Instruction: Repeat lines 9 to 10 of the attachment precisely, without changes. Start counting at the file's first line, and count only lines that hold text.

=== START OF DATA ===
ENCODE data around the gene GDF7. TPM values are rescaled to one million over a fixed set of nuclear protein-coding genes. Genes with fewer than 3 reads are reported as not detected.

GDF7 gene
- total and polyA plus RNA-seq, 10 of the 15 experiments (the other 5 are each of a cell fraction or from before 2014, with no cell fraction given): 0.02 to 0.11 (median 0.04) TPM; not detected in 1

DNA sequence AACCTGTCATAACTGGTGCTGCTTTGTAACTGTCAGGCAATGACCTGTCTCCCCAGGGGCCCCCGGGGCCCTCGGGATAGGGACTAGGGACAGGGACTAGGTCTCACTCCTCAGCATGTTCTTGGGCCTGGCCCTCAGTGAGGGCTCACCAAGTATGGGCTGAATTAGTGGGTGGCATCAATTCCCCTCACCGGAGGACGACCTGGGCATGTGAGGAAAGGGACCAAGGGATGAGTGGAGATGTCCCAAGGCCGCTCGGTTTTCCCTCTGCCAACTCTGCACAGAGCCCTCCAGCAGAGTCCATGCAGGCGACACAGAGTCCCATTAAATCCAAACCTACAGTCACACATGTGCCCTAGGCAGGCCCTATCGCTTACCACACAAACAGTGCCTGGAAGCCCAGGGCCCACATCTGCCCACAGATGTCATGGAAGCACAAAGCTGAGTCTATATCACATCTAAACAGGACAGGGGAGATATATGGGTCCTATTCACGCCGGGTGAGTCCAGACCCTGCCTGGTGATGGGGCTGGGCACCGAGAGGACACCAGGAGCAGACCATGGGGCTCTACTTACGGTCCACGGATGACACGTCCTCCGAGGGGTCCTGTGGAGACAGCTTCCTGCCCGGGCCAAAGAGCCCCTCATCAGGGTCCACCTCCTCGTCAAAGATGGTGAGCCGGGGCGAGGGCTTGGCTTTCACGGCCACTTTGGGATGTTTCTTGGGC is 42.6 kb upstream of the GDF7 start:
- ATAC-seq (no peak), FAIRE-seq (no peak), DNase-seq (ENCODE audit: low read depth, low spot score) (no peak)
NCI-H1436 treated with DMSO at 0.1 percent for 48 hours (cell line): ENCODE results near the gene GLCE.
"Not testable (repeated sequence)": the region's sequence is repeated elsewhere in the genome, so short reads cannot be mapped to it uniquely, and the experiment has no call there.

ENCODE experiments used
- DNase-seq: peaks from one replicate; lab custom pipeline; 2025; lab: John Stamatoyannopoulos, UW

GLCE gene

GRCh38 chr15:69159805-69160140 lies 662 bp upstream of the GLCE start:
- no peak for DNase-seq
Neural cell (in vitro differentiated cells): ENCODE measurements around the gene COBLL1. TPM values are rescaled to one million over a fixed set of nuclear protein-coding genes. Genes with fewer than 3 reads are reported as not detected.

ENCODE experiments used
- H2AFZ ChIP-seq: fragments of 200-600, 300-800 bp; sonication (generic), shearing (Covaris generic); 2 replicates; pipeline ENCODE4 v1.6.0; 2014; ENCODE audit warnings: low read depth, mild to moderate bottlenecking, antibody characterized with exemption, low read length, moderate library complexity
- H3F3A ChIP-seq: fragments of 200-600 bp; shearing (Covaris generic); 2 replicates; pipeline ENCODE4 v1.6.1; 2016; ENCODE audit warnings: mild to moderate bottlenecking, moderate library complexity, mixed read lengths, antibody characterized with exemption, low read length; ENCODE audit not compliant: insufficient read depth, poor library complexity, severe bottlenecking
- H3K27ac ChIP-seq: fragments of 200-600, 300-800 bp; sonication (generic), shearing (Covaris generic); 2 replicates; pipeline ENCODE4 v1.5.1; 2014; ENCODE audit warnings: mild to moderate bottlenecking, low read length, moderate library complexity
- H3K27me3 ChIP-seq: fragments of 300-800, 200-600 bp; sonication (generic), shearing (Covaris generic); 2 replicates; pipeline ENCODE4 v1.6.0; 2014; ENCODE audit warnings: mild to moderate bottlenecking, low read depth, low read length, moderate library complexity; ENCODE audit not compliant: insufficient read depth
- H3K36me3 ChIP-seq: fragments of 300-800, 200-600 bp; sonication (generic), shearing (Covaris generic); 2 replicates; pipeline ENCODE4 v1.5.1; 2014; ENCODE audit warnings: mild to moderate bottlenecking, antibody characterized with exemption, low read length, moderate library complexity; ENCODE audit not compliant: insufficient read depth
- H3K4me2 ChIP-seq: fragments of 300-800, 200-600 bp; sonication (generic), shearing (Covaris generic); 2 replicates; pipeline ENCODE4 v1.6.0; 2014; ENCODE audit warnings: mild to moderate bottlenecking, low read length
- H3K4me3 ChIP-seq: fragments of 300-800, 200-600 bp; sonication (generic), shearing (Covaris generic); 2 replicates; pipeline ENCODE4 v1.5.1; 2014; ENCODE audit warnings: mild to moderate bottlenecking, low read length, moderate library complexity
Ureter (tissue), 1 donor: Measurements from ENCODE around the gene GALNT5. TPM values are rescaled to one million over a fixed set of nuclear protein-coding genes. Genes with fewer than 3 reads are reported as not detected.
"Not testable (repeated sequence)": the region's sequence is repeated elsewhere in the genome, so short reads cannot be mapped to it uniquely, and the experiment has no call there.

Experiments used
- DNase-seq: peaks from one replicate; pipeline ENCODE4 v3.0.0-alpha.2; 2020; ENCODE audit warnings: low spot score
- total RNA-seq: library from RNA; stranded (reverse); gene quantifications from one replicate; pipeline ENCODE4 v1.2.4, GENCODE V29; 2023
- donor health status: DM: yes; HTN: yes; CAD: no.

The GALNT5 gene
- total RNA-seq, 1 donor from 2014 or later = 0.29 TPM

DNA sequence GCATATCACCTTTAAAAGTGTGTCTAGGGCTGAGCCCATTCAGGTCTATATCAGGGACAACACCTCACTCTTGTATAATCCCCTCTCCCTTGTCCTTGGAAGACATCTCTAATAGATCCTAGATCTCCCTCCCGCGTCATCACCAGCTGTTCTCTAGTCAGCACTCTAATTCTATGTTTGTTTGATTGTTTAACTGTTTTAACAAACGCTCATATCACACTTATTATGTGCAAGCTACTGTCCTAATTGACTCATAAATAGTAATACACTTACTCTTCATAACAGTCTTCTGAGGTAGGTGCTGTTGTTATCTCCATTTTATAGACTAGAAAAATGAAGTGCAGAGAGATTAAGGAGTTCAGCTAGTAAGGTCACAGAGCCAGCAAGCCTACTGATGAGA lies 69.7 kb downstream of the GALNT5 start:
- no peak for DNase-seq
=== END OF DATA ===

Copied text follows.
- DNase-seq: peaks from one replicate; lab custom pipeline; 2025; lab: John Stamatoyannopoulos, UW

GLCE gene